Earth science

Lesson Launch–Renewable and Nonrenewable Resources

My 4th graders are starting a unit on renewable and nonrenewable resources.  I wanted to get my kids thinking about where the things around us come from and decided to try this activity as the ENGAGE part of the lesson.  I also wanted to know how much they already knew!  It turns out nobody has any idea where plastic comes from.  Back to the lesson…  so, I taped a photo of a school bus to some chart paper and had students sketch a bus in their science notebooks.  Then, we worked together to label what materials the bus was made of.  Simple enough.  Rubber tires, glass windows, leather seat covers (not really, but it worked for the lesson), cotton stuffing in the seats, metal engine, gasoline in the tank, etc.  I told them we must label everything!  While the gas isn’t actually part of the bus, I prompted that one.  I needed a launching pad for a future fossil fuels lesson.

Renewable and Nonrenewable Resources School Bus Anchor Chart from The Pensive Sloth

I guess since plastic looks like glass, several students thought it came from sand, too.

My next question was, “So where do we get glass for the windows?  Rubber for the tires?  Gas for the tank?  Cotton for the stuffing?” and so on.  Now this got them thinking.  Luckily we read about how glass is made before the holiday break.  SAND!  But what about the rest of the stuff?  This prompted great discussions and questions.  We returned to our chart.  Beneath each label we listed where that materials came from, and if we didn’t know, we made our best guess and put a question mark beside it.  We’ll revisit the chart and make changes after we learn where the materials actually come from.  Moving forward, as we explore renewable and nonrenewable resources, we can go back and decide which materials on the bus can be renewed in our lifetime and which can not.

–The Pensive Sloth

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Jumpstart January Linky and Giveaway 2015–Tips for Keeping Vocabulary Instruction Fresh

Jumpstart January Blog Hop and Giveaway Lesson Deli

Learning new words can be tough and things have changed a lot since I was in 5th grade over 20 years ago.  I remember getting a list of words from my teacher and using the dictionary or textbook glossary to copy the definitions verbatim from the book.  Sometimes we would write the definition a few times or use the new terms to fill in the blanks.  If we were lucky, we got to write a sentence with all 20 words for homework on Tuesday night.  Now, those activities still have their place.  There are times when using words in sentences and locating definitions is necessary and important, but I’ve learned after several years of teaching that those activities alone aren’t sticky, meaning that they don’t help students get to know and use new words.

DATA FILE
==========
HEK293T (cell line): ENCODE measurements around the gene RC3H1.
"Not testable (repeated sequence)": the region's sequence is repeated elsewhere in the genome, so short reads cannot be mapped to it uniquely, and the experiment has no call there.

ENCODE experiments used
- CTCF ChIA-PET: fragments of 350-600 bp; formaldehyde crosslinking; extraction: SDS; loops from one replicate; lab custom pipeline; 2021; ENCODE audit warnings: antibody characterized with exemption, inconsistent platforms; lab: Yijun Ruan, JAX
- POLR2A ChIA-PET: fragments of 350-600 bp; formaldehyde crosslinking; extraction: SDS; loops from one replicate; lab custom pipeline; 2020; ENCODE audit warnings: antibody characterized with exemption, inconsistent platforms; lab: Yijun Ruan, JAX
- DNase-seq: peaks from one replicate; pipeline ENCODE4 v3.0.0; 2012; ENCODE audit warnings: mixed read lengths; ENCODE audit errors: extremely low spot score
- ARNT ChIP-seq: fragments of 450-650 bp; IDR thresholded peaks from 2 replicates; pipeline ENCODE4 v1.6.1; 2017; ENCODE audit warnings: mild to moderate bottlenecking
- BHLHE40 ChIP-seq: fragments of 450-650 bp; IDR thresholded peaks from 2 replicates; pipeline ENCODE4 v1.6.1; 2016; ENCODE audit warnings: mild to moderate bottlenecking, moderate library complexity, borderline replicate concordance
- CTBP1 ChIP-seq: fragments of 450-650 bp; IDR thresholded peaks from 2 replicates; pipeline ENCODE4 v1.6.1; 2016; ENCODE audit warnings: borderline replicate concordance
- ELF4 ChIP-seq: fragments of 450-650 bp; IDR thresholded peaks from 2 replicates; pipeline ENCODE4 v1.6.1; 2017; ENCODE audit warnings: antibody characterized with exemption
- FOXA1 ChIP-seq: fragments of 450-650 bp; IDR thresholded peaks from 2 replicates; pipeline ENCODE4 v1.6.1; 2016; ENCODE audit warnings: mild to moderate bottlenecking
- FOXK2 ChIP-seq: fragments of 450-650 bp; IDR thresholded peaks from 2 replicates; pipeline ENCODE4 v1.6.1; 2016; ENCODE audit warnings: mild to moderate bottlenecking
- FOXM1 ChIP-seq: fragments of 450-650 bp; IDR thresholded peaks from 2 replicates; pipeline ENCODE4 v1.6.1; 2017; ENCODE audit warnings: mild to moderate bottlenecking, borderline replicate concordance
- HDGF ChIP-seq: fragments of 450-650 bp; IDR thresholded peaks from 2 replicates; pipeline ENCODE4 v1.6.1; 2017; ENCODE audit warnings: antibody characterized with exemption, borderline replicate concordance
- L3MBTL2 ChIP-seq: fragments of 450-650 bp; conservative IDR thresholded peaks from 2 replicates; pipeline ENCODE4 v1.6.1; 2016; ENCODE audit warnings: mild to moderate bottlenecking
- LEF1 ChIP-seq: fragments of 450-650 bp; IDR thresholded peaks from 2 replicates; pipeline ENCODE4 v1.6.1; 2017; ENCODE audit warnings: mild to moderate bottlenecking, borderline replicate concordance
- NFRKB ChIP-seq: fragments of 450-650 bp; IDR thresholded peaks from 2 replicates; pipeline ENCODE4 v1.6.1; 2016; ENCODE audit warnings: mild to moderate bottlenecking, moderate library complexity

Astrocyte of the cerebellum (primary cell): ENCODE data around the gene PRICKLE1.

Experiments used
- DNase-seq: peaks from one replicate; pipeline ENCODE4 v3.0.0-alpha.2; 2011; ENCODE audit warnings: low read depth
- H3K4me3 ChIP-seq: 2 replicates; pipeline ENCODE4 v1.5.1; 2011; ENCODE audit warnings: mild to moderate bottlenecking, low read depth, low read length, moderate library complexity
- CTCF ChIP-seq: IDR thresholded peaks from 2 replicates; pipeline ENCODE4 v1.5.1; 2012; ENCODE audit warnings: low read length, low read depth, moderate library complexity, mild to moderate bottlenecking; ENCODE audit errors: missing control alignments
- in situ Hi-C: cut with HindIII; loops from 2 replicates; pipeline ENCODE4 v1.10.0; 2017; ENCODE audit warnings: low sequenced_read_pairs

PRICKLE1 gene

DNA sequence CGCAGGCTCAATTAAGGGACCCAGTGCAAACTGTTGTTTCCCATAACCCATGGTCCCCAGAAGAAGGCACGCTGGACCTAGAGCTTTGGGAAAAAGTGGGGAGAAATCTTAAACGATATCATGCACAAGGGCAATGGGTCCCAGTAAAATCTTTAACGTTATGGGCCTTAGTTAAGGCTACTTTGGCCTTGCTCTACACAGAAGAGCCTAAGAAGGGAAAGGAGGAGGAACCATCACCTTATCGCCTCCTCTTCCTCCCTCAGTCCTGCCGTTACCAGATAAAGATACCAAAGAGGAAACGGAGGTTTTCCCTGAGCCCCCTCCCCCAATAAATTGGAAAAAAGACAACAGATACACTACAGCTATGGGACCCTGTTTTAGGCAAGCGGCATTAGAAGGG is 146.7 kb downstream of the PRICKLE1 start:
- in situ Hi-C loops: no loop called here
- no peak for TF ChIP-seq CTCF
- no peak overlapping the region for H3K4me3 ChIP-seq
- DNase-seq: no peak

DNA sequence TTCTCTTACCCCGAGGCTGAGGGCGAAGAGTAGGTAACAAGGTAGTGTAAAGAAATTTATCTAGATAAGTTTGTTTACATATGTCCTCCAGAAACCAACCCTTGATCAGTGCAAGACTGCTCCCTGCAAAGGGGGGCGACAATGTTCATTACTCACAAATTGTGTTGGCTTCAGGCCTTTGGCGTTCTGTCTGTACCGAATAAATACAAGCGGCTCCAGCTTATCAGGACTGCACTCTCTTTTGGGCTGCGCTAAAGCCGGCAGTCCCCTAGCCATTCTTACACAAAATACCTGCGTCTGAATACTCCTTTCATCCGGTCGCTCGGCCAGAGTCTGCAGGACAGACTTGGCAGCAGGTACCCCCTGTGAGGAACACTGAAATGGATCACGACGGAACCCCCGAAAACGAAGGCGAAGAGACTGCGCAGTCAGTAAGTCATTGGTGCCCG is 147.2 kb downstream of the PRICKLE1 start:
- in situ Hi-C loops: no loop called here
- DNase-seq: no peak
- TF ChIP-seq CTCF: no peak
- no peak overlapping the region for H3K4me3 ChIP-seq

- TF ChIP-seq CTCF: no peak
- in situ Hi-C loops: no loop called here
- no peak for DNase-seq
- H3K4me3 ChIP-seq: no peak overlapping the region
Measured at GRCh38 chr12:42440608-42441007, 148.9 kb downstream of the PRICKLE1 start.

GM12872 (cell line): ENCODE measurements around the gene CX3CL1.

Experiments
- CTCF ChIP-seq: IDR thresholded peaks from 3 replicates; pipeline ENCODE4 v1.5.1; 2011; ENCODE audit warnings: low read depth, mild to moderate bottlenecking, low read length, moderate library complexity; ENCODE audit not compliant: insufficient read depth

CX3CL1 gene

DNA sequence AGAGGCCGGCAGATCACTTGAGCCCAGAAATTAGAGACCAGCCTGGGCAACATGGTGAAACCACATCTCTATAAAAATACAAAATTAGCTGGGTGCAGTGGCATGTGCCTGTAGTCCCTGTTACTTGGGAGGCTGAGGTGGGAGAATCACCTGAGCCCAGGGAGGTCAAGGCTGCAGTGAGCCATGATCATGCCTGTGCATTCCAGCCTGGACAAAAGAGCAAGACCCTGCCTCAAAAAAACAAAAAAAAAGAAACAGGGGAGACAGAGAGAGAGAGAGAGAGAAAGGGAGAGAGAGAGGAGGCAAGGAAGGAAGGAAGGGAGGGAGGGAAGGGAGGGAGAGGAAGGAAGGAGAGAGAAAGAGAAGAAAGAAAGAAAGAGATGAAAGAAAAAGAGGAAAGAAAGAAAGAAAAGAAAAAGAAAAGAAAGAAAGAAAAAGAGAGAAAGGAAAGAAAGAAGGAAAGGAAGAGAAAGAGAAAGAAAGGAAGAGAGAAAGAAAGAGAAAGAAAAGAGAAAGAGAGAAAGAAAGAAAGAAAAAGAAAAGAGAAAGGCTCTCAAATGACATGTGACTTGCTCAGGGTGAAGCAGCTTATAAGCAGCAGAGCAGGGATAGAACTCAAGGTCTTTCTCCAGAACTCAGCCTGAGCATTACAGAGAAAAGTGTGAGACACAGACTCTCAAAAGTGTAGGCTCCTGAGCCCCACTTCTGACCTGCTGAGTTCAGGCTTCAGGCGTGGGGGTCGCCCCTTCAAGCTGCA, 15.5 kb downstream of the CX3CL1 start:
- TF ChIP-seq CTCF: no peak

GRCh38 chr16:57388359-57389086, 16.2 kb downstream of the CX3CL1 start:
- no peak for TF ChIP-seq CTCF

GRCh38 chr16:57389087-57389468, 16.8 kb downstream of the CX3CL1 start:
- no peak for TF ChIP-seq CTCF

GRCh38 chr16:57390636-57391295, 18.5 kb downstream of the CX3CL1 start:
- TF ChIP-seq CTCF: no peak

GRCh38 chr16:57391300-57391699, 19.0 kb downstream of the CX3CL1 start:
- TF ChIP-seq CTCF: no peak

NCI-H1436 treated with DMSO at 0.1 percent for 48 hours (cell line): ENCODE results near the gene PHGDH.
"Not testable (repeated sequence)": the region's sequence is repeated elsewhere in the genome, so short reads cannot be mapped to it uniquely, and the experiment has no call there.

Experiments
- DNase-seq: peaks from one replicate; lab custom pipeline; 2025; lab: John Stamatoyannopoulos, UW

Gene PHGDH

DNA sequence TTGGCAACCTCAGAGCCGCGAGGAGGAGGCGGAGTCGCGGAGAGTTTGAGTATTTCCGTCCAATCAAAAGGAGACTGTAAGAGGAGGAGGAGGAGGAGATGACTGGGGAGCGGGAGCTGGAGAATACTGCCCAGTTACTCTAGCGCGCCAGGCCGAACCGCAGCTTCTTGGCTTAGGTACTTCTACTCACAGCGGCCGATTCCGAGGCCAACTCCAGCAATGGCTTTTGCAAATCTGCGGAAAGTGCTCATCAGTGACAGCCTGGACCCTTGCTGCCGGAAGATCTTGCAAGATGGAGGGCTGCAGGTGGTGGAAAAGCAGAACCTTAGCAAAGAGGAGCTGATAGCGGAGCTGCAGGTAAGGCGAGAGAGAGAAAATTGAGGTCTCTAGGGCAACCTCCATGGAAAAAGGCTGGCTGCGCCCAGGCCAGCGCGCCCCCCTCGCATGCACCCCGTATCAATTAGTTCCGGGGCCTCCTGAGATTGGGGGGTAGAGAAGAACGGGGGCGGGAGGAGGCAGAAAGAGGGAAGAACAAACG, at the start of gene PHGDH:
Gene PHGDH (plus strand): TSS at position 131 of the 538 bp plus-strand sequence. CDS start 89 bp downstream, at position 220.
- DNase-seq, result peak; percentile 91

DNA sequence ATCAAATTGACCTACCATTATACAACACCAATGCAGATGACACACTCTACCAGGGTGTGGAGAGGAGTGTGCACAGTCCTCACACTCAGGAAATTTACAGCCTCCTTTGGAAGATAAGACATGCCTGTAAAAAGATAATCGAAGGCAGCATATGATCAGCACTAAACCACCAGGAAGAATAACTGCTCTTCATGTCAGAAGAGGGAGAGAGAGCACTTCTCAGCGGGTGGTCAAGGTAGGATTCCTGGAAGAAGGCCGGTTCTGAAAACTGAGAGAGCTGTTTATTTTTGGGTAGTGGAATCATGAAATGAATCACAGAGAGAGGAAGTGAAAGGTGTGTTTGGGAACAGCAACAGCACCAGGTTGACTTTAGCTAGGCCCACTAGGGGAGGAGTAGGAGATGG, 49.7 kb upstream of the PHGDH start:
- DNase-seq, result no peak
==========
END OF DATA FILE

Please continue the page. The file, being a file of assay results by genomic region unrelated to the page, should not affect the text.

My goal when teaching vocabulary is to give my students as many real experiences as I can with new words.  Here are my top 4 things to do when teaching vocabulary:

1.  Maximum Exposure–If they can see it, use it, touch it, etc. they are more likely to understand it.  You and I know that a delta is a landform built up when sediment is dropped off at the mouth of a river, right?  But what does that look like?  How does the sediment get there?  Will I ever get to see a delta if I live in west Texas?  Simply showing a satellite photo of a few major deltas in the world can make this term come alive for students.    Pull up an image of the Lena Delta from the Nasa Earth Observatory and talk about it.  But, don’t just show them one delta.  Then pull up an image of a different delta and observe, discuss, and sketch a diagram in science notebooks.  Perhaps the Mississippi Delta in Louisiana.  That second photo will help the new word stick.  Why?  Because now they have enough background to really analyze the Mississippi Delta and start asking some questions.  They’ve seen one and can now make connections between the two pictures.

2.  Variety is the Spice of Life–And also the spice of vocabulary instruction.  If you use the same strategies for every word, every time, students get bored.  Mix things up.  The human brain perks up when something novel is happening.  Use actions to represent words like predator (show claws and fangs) and prey (hands together like saying a prayer “Please don’t let me get eaten.”).  Take student outside with hand lenses to look at the sediments in the sidewalk when talking about cementation.  Hold a debate about whether their are more magnetic things in the room or more non-magnetic things.